(Originally posted on 4SportBoston.com)
Doing the usual afternoon blog-hopping that normally comes with a slow afternoon at work (sorry Boss!), I came across an interesting read over at our friends FenwayWest. Matt picked up some thoughts that Tito shared on WEEI about how the Sox will use the duo of Ellsbury and Mike "Frozone" Cameron. (FYI: I am going to hang onto this Frozone thing the way I do with calling Laurence Maroney "L-MO"... just let it happen.)
So Fro in left and Elss in center? Ells in right, Fro in center? So many options.
But why are people overlooking the absolute best option?
Everyone seems to forget about the perennial injury report in right field. J.D. Drew has had injury problems stemming back 11 years now in Major League Baseball. He missed time during every one of his first five seasons in baseball with the St. Louis Cardinals and didn't play a full, healthy season until 2004 in Atlanta. His health hazards here in Boston plagued his first couple years here until his contract started to have bonuses for games played but continue to be a daily risk.
There is, however, an answer to this and the entire Boston Red Sox outfield choice that Tito and the Sox brass have ahead of them. Move Drew to Left Field.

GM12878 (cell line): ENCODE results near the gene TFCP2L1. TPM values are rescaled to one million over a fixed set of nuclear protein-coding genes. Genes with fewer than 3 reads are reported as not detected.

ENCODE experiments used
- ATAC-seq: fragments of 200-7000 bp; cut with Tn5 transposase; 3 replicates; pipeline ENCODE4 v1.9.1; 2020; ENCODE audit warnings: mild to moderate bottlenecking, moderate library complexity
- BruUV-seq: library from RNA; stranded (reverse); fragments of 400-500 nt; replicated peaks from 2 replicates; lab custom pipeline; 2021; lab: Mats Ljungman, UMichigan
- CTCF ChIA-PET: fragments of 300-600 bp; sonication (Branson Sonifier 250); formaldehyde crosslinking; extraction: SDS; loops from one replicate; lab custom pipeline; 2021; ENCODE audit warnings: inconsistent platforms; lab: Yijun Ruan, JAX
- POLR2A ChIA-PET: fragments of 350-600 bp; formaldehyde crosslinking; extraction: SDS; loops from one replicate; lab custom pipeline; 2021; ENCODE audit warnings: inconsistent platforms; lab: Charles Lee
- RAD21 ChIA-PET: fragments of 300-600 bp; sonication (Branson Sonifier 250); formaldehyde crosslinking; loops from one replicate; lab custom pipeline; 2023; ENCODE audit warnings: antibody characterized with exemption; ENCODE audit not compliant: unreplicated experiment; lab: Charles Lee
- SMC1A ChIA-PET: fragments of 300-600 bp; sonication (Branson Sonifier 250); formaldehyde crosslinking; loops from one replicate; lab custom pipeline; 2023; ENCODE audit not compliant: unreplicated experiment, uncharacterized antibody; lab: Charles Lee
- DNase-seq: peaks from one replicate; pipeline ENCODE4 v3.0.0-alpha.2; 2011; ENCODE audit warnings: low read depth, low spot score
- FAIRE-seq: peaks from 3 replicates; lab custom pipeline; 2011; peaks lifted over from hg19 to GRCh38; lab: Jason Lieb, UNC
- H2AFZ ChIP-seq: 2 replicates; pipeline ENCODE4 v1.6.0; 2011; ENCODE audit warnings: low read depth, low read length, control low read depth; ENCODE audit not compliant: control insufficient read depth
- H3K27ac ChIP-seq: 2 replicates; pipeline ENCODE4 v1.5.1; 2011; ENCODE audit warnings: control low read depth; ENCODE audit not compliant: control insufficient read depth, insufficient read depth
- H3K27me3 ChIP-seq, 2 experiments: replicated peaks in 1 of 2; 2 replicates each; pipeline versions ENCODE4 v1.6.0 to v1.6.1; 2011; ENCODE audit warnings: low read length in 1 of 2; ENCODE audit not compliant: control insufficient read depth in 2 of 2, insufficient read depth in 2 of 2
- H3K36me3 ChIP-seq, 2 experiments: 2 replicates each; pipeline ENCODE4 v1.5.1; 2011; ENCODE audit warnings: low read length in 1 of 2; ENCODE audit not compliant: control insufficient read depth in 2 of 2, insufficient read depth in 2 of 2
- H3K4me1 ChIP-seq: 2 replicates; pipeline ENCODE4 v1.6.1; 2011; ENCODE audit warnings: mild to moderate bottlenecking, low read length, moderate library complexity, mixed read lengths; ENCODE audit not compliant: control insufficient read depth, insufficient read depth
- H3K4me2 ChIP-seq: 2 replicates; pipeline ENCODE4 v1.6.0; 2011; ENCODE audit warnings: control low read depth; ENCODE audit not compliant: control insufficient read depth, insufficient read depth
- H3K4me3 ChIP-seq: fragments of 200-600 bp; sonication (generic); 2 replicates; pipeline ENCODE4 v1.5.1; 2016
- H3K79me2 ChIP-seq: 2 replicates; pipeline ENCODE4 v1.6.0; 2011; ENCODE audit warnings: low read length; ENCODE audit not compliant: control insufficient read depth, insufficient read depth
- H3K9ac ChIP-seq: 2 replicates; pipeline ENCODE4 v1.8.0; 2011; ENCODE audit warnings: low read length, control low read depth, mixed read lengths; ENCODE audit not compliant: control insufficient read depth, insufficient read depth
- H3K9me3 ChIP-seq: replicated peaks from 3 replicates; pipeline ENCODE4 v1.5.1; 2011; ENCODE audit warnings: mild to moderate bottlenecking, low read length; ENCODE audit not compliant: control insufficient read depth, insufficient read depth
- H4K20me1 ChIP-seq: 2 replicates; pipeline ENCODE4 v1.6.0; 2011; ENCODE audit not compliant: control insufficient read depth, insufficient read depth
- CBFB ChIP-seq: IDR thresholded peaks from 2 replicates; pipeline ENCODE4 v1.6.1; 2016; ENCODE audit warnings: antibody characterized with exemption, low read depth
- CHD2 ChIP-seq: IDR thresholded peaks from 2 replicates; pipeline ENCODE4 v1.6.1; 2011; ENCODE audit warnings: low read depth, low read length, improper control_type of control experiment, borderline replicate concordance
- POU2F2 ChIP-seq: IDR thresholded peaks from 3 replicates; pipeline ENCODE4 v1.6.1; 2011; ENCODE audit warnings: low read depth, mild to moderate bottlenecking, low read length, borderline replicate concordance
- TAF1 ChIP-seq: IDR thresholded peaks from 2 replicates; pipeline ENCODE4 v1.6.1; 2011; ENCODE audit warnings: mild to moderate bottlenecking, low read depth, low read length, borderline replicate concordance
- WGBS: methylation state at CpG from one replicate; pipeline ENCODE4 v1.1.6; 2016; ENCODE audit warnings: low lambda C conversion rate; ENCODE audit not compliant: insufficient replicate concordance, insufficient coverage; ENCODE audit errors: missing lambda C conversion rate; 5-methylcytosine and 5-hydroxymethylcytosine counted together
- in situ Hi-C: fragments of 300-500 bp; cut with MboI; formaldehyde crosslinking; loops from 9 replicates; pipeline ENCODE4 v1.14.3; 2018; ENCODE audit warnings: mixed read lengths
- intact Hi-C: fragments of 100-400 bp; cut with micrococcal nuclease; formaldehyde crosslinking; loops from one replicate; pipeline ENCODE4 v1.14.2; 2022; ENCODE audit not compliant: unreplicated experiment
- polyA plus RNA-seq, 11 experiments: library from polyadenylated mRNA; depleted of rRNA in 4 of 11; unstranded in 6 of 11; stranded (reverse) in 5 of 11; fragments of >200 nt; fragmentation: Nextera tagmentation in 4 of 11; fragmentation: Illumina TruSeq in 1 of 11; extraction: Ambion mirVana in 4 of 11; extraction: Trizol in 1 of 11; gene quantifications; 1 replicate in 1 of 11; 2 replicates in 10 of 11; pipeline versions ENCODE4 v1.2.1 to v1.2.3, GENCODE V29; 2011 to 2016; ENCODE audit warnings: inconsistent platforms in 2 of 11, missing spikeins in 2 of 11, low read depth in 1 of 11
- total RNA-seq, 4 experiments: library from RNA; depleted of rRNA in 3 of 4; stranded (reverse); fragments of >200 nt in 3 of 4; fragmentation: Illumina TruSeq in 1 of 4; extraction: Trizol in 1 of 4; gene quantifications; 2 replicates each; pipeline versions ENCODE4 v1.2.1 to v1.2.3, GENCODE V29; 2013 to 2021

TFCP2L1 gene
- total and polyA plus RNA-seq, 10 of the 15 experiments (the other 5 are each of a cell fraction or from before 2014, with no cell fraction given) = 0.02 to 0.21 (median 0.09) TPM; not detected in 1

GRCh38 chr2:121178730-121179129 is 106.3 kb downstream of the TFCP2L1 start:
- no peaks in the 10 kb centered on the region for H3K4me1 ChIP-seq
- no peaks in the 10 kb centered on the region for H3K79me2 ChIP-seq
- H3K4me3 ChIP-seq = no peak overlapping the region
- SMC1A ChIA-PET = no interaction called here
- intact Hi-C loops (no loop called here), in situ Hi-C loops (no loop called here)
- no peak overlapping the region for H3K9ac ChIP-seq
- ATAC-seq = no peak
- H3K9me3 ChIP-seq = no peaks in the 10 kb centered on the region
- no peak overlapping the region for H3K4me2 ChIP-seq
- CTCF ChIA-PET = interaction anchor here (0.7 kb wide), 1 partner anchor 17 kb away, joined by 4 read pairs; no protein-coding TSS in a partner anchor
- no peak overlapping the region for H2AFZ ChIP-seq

Boston fans know Fenway park well, we have lived with the same stadium for almost a hundred years now. The Green Monster is an ominous thing to look at down that left field line and there is a reason that it stands there.
The Green Monster exists because of the inability to have extended left field out to the usual 370+ foot mark due to the roads and highway behind it. Thus, the playing surface in left field to the wall extends a whole 310 feet while right field extends to 380 feet and the well-known 302 foot point where Pesky's Pole stands.
For a player like J.D., though used to the glory of the right field, Fenway's fabled left field is where his bread and butter is and it may save his career. The addition of Mike Cameron only solidifies that option as now you have two of the best center fielders in the game and there is no reason to waste one of them on a field that is 70 feet short.
We have seen numerous players moved to left field in order to save their careers, normally from infield positions:
- Ryan Braun made the switch from third base after an amazing rookie season in Milwaukee.
- Johnny Damon this past year took on left so as to keep his body more refreshed rather than scrambling around Yankee Stadium's legendary center field.
- Alfonso Soriano made the switch from second base back in 2006 with the Washington Nationals after the team threatened to disqualify him, which would mean he would have had to forfeit his salary according to Wikipedia.
The switch to left field, especially in Fenway Park may be just what JD needs to keep his bat popping, and legs working/back moving, like we know he has the ability to do.
So maybe the REAL question is Frozone and Ells... Center or right?